Following this paper (see the Matlab example at the end), I am trying to make a least-squares algorithm in Octave, but for type II (I know about firls). For type I FIRs, it works flawlessly, but not type II. This is my attempt (in Octave):

M = floor(N/2);
oddN = 1 - mod(N, 2);
n = [1:2*M + (~oddN)] - 0.5*(~oddN);
m = [0:M];
    q = [wp+K*(1-ws), wp*sinc(wp.*n) - K*ws*sinc(ws.*n)];
    q = [wp*sinc(wp.*n) - K*ws*sinc(ws.*n)];
Q = (toeplitz(q(m+1)) + hankel(q(m+1), q(m+M+1)));
b = wp*sinc(wp.*(m+0.5*(~oddN)))';
a = Q\b;
    h = [a(M+1:-1:2); 2*a(1); a(2:M+1)];
    h = [a(M+1:-1:2); a(1); a(1); a(2:M+1)];

Could someone please point out the mistakes?

I found one of the mistakes: q derives from the integral whose second part is simplified as -K*ws*sinc(ws), but the 0.5 offset in sampling does not discard the K*sinc(k+0.5) term. That was just a bad omission from my part. So I added it:

n = [~oddN : 2*M] + (~oddN)/2;
q = wp*sinc(wp.*n) + K*(sinc(n) - ws*sinc(ws.*n));

The results changed, but they are still wrong. Even so, the a(1) terms in the middle seem to need multiplying by a constant. I used the hammer a bit and ~2.25 seems to be a reasonable value. It doesn't change the fact that the results are wrong (or that the hammer is not a solution).


1 Answer 1


I may have fond the answer. The $Q$ matrix, made from the sum of the Hankel and Toeplitz forms, stems from:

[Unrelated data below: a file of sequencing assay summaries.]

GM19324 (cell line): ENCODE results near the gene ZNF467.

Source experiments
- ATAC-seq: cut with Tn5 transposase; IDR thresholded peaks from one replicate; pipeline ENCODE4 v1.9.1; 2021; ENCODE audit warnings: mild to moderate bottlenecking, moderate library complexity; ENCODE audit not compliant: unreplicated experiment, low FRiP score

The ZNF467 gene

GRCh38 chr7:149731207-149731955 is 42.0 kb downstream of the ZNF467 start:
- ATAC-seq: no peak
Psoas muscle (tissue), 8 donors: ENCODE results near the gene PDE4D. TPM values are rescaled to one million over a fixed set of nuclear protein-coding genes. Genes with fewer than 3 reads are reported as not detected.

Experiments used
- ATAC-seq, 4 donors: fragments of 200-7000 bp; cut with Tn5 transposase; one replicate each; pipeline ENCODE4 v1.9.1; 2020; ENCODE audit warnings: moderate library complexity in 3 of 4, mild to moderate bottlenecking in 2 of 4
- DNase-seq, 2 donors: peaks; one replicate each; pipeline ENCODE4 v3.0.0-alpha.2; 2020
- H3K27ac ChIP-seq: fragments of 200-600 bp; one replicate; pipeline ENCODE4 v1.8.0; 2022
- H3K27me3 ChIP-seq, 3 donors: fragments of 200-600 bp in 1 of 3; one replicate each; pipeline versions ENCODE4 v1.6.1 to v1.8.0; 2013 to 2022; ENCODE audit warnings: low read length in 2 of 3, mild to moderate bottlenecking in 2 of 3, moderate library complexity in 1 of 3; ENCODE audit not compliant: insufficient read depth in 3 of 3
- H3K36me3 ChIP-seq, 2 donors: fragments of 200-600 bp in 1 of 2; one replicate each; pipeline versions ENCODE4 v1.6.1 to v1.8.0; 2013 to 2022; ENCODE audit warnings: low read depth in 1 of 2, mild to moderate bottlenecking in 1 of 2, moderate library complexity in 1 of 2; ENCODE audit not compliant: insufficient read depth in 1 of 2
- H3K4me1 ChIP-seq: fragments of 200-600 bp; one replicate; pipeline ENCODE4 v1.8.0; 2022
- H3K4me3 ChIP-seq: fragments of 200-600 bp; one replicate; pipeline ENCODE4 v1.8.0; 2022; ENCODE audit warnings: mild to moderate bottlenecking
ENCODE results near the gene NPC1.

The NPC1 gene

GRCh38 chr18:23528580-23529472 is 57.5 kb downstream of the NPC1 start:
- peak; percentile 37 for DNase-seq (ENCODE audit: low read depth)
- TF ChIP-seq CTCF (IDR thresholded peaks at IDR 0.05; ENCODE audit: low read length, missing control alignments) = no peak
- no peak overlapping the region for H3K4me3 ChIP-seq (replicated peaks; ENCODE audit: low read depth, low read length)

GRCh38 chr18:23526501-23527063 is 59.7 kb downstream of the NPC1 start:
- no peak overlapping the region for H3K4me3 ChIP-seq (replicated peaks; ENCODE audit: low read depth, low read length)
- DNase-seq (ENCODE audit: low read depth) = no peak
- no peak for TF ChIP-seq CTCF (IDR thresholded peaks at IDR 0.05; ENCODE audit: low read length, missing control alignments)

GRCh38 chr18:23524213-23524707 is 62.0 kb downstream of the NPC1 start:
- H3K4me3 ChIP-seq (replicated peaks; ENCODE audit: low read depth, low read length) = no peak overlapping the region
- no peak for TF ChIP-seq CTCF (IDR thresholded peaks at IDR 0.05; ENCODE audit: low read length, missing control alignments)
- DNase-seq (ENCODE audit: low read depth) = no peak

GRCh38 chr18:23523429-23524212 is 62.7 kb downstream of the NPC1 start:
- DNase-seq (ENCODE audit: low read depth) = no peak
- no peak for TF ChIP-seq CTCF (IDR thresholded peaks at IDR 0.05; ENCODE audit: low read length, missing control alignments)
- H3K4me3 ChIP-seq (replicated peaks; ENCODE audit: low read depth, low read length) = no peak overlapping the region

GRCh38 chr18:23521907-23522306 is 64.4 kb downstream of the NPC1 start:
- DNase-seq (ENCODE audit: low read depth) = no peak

$$cos(k\omega)cos(n\omega) = \frac{1}{2}\left[cos((k-n)\omega)+cos((k+n)\omega)\right]$$

but with the additional $0.5$ for even orders, it comes out as:


and since the $k+n$ term makes the Hankel matrix, it needs an increment in its indices, and the $q$ vector longer by 1. The $b$ vector only needs the extra $0.5$. Now the relevant code lines look like this:

q = [wp + K*(1 - ws), wp*sinc(wp.*n) - K*ws*sinc(ws.*n)];
Q = (toeplitz(q(m + 1)) + hankel(q(m + 1 + oddN), q(m + M + 1 + oddN)));
b = wp*sinc(wp.*(m + 0.5*(~oddN)))';

and this is a comparison between a 30th and a 31st orders, with f=[0 0.3 0.4 1], A=[1 1 0 0], K=[1 10]:


What I don't understand now is why the $q$ vector is not made with the $0.5$ sampling offset.

  • $\begingroup$ (+1) Minor point on notation: you can use \cos command in latex $\endgroup$
    – msm
    May 8, 2017 at 10:35

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